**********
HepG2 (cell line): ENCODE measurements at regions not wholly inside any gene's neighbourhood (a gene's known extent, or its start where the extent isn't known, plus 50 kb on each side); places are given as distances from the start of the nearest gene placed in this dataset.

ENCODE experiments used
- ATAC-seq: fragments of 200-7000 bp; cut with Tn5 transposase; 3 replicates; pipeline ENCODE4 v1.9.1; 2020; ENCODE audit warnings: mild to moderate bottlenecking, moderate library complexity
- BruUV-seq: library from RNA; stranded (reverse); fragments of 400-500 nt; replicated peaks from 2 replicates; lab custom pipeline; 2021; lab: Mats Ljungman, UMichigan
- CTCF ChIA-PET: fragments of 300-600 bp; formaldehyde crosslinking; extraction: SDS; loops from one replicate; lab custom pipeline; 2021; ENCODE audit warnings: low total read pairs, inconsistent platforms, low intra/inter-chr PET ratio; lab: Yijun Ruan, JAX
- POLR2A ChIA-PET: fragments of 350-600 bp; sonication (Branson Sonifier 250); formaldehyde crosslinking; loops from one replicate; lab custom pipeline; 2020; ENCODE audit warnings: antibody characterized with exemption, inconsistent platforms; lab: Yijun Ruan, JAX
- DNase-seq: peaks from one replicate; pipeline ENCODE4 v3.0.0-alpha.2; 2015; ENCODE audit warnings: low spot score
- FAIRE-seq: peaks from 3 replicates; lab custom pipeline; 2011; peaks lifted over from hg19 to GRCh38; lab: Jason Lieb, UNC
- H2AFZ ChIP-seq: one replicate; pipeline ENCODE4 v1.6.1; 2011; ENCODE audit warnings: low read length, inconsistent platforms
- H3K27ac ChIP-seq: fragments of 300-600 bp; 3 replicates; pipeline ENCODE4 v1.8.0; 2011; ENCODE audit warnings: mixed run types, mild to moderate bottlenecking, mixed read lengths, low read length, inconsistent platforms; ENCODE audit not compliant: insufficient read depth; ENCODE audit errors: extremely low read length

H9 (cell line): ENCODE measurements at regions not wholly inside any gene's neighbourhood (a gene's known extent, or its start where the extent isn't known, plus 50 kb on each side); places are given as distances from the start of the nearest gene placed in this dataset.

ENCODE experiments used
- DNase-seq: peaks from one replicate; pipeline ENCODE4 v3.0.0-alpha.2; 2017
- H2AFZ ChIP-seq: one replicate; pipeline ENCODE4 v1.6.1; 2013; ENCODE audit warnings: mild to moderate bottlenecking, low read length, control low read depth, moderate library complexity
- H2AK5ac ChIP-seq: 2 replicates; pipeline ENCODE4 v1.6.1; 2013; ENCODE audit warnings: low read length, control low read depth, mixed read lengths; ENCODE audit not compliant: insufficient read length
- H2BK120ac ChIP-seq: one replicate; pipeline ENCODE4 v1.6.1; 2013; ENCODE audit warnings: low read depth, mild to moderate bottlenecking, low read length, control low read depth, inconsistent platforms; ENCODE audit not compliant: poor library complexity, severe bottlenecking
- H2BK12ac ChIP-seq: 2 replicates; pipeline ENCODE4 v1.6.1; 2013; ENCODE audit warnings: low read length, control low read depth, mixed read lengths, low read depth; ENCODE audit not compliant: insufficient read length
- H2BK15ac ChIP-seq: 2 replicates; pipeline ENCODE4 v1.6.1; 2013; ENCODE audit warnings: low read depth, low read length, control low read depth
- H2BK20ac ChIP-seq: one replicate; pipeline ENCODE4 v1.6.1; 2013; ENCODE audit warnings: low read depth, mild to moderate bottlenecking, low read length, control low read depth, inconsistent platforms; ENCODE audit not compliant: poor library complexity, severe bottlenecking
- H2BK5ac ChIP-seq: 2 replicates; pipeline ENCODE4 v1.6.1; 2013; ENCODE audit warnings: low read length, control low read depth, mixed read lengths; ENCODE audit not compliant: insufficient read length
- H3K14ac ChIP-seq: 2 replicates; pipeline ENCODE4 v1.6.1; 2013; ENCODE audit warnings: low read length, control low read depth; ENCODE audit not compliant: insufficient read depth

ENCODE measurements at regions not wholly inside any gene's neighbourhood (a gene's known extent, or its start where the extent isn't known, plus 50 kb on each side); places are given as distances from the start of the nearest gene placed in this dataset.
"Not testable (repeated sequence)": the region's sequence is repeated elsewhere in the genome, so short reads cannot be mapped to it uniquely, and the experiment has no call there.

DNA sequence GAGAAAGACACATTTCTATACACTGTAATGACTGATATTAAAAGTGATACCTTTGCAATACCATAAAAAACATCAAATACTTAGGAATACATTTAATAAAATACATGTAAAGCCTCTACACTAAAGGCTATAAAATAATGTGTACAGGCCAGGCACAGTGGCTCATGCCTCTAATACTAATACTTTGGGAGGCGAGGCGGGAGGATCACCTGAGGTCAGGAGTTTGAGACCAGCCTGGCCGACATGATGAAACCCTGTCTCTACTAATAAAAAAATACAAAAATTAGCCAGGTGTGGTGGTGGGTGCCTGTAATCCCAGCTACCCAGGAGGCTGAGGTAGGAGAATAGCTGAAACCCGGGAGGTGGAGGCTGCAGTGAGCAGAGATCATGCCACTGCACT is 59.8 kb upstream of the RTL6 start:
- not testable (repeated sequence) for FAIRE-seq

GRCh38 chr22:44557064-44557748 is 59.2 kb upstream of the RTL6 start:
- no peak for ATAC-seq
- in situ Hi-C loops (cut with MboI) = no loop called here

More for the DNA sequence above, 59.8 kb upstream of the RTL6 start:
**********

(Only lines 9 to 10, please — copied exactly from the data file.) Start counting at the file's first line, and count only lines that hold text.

- H2AFZ ChIP-seq: one replicate; pipeline ENCODE4 v1.6.1; 2011; ENCODE audit warnings: low read length, inconsistent platforms
- H3K27ac ChIP-seq: fragments of 300-600 bp; 3 replicates; pipeline ENCODE4 v1.8.0; 2011; ENCODE audit warnings: mixed run types, mild to moderate bottlenecking, mixed read lengths, low read length, inconsistent platforms; ENCODE audit not compliant: insufficient read depth; ENCODE audit errors: extremely low read length